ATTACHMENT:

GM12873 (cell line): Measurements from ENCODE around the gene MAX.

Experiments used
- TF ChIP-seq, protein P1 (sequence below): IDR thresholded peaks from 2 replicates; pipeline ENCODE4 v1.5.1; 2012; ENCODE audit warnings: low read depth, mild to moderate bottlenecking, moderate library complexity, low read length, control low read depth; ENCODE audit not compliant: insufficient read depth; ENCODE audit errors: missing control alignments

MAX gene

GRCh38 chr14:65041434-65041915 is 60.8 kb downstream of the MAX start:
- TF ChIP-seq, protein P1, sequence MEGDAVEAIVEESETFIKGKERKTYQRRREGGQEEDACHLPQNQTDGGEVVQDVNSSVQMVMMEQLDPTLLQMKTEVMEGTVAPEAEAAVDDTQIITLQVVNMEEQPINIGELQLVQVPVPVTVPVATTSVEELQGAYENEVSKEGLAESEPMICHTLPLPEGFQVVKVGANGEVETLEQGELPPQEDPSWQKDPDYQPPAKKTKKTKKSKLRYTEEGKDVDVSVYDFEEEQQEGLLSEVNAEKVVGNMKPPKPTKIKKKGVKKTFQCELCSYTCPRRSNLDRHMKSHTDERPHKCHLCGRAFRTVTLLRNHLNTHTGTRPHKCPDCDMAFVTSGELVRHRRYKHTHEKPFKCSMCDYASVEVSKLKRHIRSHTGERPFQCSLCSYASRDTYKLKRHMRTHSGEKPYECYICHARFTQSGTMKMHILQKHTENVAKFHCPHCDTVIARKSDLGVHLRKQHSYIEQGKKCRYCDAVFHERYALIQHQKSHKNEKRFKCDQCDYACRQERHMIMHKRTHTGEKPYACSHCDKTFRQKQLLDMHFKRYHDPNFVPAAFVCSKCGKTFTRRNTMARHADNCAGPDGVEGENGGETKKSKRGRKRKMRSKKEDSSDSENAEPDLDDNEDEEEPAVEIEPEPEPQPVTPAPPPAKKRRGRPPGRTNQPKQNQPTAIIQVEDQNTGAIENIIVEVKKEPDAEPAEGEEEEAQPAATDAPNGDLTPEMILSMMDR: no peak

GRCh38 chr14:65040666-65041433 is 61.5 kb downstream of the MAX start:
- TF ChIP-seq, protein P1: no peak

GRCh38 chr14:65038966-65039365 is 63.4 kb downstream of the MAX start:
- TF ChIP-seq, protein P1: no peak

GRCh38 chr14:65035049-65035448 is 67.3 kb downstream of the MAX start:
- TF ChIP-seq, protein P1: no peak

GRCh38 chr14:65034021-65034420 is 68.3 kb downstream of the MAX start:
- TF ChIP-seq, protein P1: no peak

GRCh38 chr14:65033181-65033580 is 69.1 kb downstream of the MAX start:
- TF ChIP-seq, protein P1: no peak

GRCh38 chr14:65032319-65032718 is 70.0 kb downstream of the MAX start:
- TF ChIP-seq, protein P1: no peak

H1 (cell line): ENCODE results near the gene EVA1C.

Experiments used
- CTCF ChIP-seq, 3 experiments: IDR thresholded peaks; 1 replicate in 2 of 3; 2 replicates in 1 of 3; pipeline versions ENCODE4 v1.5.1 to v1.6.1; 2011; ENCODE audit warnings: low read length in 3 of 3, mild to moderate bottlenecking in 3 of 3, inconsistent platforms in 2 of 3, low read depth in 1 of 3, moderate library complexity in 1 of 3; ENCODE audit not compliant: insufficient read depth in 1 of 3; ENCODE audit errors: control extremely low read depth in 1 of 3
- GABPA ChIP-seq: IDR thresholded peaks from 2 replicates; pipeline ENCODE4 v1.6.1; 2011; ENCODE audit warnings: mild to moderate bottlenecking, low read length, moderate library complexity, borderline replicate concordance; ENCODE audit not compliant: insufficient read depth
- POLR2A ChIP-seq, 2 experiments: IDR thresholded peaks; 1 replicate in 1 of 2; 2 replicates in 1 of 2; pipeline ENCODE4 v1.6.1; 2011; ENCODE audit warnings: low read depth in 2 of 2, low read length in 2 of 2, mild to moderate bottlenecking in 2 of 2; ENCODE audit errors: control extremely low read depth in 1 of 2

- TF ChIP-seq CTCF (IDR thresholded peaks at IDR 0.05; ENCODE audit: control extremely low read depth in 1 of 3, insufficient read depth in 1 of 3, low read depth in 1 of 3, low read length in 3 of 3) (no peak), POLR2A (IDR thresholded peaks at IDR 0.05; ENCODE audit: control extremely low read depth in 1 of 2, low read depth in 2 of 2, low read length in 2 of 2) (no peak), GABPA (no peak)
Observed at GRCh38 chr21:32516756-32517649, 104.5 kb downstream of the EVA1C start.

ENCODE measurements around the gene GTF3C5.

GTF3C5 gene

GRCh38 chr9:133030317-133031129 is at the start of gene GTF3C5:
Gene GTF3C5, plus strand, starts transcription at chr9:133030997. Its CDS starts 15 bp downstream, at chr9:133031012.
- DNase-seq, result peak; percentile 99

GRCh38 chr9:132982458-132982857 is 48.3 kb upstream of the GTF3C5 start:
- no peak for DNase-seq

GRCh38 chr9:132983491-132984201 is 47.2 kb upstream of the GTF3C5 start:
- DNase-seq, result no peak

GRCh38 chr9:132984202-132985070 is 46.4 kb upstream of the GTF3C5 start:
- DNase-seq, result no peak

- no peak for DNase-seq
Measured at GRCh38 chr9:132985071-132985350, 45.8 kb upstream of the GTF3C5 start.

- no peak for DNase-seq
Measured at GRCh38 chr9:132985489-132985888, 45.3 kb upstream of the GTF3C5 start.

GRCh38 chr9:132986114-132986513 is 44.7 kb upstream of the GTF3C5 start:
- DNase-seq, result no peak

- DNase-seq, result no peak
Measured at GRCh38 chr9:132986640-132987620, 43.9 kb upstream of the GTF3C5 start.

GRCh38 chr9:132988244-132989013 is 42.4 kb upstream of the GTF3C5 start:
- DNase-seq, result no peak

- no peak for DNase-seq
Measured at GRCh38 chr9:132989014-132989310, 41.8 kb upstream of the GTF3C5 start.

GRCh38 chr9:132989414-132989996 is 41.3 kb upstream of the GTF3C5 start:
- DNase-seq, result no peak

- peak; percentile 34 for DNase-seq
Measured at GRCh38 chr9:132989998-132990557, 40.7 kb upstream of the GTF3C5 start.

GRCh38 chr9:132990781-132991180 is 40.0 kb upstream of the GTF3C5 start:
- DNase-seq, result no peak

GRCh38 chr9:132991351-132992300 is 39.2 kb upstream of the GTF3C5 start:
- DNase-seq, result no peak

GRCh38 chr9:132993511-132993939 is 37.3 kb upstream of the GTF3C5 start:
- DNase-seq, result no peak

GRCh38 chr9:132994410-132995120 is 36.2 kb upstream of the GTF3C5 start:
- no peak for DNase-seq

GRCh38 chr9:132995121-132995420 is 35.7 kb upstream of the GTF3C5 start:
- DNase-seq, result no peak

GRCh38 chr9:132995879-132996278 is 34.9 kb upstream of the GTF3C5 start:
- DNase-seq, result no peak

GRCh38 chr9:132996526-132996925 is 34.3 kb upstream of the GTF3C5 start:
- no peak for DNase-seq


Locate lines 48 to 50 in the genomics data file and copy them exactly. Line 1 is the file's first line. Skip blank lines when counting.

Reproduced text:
Measured at GRCh38 chr9:132989014-132989310, 41.8 kb upstream of the GTF3C5 start.

GRCh38 chr9:132989414-132989996 is 41.3 kb upstream of the GTF3C5 start:
- DNase-seq, result no peak